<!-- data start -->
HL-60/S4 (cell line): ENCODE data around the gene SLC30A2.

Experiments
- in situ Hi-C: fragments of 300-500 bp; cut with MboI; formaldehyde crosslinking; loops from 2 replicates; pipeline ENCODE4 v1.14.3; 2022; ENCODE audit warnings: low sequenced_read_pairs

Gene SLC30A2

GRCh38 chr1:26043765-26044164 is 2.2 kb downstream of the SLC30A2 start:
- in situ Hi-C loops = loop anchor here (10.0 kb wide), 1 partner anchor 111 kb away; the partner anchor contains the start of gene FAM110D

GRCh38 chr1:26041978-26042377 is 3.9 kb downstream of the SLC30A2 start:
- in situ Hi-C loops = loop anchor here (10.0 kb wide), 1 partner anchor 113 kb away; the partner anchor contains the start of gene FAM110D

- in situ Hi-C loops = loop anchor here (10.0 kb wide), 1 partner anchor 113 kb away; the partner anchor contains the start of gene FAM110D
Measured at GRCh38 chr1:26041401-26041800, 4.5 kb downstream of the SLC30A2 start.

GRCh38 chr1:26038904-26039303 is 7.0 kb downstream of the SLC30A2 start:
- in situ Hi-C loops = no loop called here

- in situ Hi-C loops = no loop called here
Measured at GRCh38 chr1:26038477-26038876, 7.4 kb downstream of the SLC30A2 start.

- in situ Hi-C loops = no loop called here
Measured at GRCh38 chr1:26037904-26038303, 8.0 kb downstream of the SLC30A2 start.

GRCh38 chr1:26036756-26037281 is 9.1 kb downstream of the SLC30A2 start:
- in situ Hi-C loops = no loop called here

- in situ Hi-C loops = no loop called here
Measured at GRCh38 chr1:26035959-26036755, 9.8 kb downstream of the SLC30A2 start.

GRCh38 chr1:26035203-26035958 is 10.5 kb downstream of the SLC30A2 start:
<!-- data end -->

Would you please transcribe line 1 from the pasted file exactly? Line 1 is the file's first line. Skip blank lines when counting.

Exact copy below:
HL-60/S4 (cell line): ENCODE data around the gene SLC30A2.